The Future of Skin Cancer Detection Seems to Be Improving
Skin cancer is the most common form of cancer in the U.S. Each year more than 5.4 million cases of nonmelanoma skin cancer are treated in more than 3.3 million people, according to the Skin Cancer Foundation. Close to 100,000 cases of melanoma — the most dangerous form — will be diagnosed in 2019.
Biopsies are generally used to detect skin cancer. They’re fairly accurate but can cause some discomfort and scarring. The worst part: It can take several days to a week and a half to get results. But good news is on the horizon. Researchers from Rutgers University and University of British Columbia are working on alternatives to biopsies that don’t involve pain or scarring and produce results immediately.
Is Skin Cancer Serious?
Most skin cancers, when detected early, are easiest to treat. But that’s the problem -- many people don’t know how to recognize a suspicious spot on their skin.
“I’ve had patients schedule an appointment with me for their annual exam or to treat a cold, and then they’re shocked when the blemish they’ve had for a few weeks or a small ‘freckle’ that just appeared on their nose turns out to be skin cancer,” says Bernard Kaminetsky, MD, medical director, MDVIP.
Looking for Skin Cancer
Every month you should scan your body from head to toe and let your doctor know if you notice:
- A new spot, bump or a rash.
- A sore that won’t heal.
- A patch of skin that’s scaly, itchy, painful or tender.
- Changes to an existing spot, mole or birthmark.
- Redness or swelling around a spot, mole or birthmark.
- A spot, mole or birthmark that begin to bleed or ooze fluid.
- A spot, mole or birthmark that develops into bump or lump.
There are eight different types of nonmelanoma cancers, the most well-known being basal cell and squamous cell cancers. These types of cancers take on many different appearances, so it’s important to let you doctor know if you notice any skin changes. Don’t worry if they seem innocuous – let you doctor determine if the skin changes are significant.
Melanomas are sometimes easier to recognize. Many of them follow the ABCDE rule, so let your doctor know if a mole, spot or birthmark has:
- Asymmetry – a portion of the mole differs from another portion of it.
- Border – irregular or poorly defined borders.
- Color – variances in color that can include shades of brown or black with patches of other colors such as pink or red.
- Diameter – larger than a pencil eraser.
- Evolving – changes in shape, size or color.
How is Skin Cancer Diagnosed?
If your doctor agrees the spot looks suspicious, one of the following types of biopsies may be ordered (usually performed by a dermatologist):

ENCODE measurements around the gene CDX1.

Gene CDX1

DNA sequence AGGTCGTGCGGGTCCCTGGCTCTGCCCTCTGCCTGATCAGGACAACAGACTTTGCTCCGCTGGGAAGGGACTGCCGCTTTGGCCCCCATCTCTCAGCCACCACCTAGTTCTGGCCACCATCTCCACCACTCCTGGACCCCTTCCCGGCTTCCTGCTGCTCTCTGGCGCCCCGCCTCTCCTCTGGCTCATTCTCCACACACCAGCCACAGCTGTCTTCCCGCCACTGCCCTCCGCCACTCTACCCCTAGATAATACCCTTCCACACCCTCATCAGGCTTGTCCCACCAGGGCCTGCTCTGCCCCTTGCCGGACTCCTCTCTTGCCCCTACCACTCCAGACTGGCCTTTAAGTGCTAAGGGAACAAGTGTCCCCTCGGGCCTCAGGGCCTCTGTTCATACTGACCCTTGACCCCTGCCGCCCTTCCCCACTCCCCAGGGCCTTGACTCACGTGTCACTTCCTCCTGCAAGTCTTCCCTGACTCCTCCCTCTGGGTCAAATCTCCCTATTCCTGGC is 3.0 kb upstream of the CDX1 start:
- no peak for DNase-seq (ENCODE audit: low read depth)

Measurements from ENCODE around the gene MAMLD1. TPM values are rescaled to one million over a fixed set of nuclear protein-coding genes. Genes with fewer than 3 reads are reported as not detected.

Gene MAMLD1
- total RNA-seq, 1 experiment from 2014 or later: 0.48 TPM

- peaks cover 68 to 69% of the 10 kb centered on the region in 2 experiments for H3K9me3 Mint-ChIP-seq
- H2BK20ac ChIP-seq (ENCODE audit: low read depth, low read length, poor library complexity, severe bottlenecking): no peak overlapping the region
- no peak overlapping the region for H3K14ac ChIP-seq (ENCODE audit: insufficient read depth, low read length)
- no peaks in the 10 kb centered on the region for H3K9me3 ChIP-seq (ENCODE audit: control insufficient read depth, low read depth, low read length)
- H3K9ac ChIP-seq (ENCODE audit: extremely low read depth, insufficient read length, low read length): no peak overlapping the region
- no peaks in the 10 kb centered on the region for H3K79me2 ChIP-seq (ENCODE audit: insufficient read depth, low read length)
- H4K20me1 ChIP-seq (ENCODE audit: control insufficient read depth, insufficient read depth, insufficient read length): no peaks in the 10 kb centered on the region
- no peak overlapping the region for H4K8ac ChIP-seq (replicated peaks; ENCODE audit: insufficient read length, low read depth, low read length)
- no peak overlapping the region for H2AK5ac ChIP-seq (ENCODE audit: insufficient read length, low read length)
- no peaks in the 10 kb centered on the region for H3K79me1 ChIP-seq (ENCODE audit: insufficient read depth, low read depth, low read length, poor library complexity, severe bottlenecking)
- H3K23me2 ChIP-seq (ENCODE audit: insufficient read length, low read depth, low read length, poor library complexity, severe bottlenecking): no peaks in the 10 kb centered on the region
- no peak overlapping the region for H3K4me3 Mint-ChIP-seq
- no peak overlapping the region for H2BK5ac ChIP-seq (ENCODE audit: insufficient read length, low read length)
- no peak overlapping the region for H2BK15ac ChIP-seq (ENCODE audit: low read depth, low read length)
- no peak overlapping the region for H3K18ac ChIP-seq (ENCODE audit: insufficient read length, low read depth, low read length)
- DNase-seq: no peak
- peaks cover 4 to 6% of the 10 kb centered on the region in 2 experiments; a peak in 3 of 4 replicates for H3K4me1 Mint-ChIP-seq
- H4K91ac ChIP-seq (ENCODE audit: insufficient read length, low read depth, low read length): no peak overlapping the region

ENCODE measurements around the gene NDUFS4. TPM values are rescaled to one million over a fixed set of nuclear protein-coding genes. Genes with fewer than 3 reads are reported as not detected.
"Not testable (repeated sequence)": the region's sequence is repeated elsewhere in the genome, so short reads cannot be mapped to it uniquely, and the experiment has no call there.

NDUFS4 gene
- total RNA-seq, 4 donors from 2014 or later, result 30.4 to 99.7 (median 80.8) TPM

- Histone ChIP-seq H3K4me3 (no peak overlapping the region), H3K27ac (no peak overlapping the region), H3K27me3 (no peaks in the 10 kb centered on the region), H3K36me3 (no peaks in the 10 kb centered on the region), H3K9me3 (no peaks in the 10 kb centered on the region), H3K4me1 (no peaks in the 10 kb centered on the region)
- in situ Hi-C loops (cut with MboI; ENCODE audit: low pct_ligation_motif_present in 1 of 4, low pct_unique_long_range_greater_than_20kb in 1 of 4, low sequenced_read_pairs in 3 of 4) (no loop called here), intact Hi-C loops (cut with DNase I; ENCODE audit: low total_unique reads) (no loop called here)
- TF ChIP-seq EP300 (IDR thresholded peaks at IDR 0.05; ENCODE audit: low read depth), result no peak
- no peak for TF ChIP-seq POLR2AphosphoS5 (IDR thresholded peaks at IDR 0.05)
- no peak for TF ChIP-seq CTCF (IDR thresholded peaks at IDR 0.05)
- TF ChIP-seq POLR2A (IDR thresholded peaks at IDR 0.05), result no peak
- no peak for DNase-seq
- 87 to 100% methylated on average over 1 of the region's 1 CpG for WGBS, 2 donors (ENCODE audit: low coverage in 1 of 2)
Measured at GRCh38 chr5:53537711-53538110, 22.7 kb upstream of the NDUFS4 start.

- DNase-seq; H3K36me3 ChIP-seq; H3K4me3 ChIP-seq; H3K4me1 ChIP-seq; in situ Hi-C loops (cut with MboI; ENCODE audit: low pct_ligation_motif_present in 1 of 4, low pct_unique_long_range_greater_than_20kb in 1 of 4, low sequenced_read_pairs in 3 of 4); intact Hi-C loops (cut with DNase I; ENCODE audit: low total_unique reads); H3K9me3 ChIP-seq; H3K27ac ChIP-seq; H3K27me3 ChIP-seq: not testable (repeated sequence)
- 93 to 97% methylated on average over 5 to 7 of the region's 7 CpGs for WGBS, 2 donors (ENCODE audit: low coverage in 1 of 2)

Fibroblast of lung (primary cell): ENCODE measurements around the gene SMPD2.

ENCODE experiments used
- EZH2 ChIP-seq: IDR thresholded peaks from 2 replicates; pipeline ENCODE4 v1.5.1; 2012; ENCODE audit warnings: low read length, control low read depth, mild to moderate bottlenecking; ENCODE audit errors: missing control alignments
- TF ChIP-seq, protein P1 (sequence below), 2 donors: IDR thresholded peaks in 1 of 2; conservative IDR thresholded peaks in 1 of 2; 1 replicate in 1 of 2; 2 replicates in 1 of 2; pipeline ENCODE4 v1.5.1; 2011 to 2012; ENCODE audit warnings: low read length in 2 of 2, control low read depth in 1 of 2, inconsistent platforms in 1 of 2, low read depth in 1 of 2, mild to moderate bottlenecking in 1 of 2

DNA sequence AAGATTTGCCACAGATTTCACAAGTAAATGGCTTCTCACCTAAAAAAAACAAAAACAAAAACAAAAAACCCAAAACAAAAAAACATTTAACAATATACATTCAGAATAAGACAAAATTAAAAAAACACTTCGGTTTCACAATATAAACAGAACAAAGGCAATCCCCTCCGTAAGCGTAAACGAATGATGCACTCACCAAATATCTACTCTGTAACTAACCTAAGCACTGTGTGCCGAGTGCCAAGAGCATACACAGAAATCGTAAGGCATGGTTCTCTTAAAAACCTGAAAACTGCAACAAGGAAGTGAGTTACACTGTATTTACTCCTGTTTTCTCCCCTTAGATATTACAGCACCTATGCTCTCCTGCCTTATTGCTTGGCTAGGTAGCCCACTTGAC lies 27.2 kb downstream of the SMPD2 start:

- Shave: a razor-like tool removes the top layers of skin. An ointment, chemical or small electrical current is used to stop the bleeding.
- Punch: a cookie cutter-like tool removes a sample of the skin. Stitches reconnect the skin.
- Excisional: a surgical knife removes the entire spot, mole or birthmark. Stitches reconnect the skin.
- Incisional: a surgical knife removes a portion of a spot, mole or birthmark. Stitches reconnect the skin.
A local anesthetic is usually given before the biopsy. After the biopsy is conducted, samples are sent to a lab, where it’s examined by a pathologist and often a dermatologist.
“Many patients aren’t thrilled about having a biopsy. They’re painful and often cause scarring,” says Kaminetsky. “That’s why it’s exciting to see that new technology will be available in the near future.”
Innovations in Skin Cancer Diagnosis
Rutgers University researchers developed a virtual biopsy that uses vibrational optical coherence tomography (VOCT) that pulses infrared light and soundwaves against the skin to create a 3-D map of the skin lesion, measures the density and stiffness of the tissue (cancer cells are stiffer than healthy cells) and measures the skin’s vibrations to determine if the lesion is malignant. The procedure takes about 15 minutes, is painless and doesn’t leave a scar. The device was tested on eight volunteers over a six-month period. Researchers are waiting FDA approval and acknowledge more research is needed to fully understand the device’s capabilities.
And a University of British Columbia researcher developed a compact laser probe that will probably be used as a preliminary or additional screening device. It uses light waves to detect cancer cells, which are denser, larger and irregularly shaped. They also respond differently to light waves, forming very distinct patterns as light beams pass through them. Results are reported through numerical values, like a thermometer. The device was created using inexpensive materials, enabling it to be easily integrated into the healthcare system.
Preventing Skin Cancer
With skin cancer, a pound of prevention is worth an ounce of cure. Protect your skin by skipping tanning salons and UV tanning beds. Avoid sun exposure between 10 a.m. and 4 p.m. Wear a broad-spectrum sunscreen with an SPF of 15 or higher, as well as sun-protective clothing, hat and sunglasses when outdoors. And most importantly, tell your doctor about any changes on your skin.
If you don’t have a primary care physician, consider partnering with an MDVIP-affiliated physician. MDVIP doctors have the time to work with you to help you prevent and detect skin cancer. Find a physician near you and begin your partnership in health »